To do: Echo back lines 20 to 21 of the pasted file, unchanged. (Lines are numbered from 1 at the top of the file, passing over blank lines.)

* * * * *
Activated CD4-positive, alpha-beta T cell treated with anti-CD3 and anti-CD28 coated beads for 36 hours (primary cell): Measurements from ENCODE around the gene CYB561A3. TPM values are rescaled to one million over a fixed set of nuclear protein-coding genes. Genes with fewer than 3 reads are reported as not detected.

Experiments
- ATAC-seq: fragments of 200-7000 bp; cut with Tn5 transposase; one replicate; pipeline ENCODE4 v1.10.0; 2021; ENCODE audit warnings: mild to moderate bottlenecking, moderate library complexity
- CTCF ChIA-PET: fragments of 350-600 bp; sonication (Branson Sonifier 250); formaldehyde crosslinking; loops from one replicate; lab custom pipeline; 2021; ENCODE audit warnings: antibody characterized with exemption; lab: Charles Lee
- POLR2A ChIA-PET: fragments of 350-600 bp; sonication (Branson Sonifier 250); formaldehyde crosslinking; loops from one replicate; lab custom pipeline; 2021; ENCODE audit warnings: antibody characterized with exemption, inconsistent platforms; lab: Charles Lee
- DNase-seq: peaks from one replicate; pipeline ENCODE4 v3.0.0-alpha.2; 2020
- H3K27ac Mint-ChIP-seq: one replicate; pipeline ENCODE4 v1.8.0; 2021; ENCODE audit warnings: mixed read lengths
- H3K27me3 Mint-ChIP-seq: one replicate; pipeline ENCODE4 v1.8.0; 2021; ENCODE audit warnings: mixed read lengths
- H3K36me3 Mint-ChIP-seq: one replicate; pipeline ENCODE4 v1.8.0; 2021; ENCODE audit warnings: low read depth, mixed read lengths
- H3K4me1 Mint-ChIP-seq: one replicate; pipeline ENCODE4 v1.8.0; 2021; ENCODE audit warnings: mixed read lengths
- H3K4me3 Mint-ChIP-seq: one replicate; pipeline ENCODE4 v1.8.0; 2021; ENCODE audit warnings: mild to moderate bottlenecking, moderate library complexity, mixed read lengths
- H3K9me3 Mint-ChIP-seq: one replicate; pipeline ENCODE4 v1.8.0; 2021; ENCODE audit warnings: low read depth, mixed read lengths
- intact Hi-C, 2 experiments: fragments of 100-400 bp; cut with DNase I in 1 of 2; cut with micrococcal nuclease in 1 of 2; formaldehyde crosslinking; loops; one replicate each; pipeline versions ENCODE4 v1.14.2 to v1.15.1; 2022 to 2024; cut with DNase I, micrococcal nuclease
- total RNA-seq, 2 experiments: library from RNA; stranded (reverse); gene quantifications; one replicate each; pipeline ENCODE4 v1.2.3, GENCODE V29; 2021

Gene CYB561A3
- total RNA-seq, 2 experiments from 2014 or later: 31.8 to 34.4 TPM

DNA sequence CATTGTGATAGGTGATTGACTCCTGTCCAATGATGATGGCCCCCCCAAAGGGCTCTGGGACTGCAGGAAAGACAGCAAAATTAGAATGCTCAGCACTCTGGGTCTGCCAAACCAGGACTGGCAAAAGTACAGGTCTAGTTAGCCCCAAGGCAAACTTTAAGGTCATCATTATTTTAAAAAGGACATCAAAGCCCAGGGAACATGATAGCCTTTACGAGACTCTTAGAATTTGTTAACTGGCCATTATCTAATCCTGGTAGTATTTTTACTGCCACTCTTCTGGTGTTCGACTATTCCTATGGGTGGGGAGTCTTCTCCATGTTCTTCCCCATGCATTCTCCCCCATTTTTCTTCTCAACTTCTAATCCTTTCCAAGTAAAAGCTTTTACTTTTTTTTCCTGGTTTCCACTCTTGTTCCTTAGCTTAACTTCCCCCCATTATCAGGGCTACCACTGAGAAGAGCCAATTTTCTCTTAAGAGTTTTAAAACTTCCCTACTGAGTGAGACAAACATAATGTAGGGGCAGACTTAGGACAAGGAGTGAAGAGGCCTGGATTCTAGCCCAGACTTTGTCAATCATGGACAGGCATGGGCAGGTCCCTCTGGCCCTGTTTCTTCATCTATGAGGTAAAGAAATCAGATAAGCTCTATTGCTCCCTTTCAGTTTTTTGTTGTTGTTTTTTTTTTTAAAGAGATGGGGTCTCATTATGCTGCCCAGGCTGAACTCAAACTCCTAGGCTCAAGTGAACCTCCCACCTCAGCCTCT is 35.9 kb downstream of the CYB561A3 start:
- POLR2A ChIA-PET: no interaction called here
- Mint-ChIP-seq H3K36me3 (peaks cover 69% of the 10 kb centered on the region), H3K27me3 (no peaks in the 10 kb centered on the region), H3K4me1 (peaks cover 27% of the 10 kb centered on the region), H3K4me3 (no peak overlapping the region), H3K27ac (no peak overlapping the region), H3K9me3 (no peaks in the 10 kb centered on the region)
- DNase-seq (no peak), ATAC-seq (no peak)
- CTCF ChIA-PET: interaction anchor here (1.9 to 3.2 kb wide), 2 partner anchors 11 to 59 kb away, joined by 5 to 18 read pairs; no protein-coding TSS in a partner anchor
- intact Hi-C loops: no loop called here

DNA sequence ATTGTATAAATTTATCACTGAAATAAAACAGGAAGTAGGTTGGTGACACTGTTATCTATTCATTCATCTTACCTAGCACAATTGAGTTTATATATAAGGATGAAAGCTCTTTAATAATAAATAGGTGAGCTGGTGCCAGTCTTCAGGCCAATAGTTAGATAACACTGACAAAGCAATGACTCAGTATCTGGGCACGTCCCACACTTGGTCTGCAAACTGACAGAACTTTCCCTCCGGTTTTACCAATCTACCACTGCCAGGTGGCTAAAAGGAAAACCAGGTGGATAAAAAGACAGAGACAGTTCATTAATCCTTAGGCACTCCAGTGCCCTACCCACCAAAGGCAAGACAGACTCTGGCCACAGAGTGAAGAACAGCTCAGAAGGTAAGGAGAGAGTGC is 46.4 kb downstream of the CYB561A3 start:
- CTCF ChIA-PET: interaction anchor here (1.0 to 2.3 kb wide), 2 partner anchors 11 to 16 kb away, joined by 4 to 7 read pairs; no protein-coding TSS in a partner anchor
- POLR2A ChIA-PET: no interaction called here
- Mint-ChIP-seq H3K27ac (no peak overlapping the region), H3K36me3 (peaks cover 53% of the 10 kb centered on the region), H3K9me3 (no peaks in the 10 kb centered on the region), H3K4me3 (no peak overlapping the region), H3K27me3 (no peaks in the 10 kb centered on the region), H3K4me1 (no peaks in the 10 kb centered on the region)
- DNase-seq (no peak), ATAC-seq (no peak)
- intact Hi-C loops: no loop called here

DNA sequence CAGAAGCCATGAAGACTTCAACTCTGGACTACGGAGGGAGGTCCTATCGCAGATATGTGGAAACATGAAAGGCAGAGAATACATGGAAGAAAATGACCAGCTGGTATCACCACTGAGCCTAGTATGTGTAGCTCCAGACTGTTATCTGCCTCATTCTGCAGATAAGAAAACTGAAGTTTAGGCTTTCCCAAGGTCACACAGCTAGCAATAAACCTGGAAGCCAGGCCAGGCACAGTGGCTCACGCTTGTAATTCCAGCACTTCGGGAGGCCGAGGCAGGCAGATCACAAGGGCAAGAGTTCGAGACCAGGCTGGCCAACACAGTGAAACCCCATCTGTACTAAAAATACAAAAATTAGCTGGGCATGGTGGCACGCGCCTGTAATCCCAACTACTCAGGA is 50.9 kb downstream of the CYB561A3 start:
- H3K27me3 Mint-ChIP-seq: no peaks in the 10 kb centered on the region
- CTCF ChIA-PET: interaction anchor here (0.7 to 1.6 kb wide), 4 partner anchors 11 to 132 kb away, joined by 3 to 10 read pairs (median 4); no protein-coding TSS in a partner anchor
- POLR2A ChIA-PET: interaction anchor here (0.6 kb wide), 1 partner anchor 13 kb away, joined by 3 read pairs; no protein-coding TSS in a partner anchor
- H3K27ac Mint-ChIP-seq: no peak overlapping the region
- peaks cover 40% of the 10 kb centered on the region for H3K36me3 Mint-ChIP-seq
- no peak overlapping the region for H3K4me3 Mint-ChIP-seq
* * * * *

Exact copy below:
- DNase-seq (no peak), ATAC-seq (no peak)
- CTCF ChIA-PET: interaction anchor here (1.9 to 3.2 kb wide), 2 partner anchors 11 to 59 kb away, joined by 5 to 18 read pairs; no protein-coding TSS in a partner anchor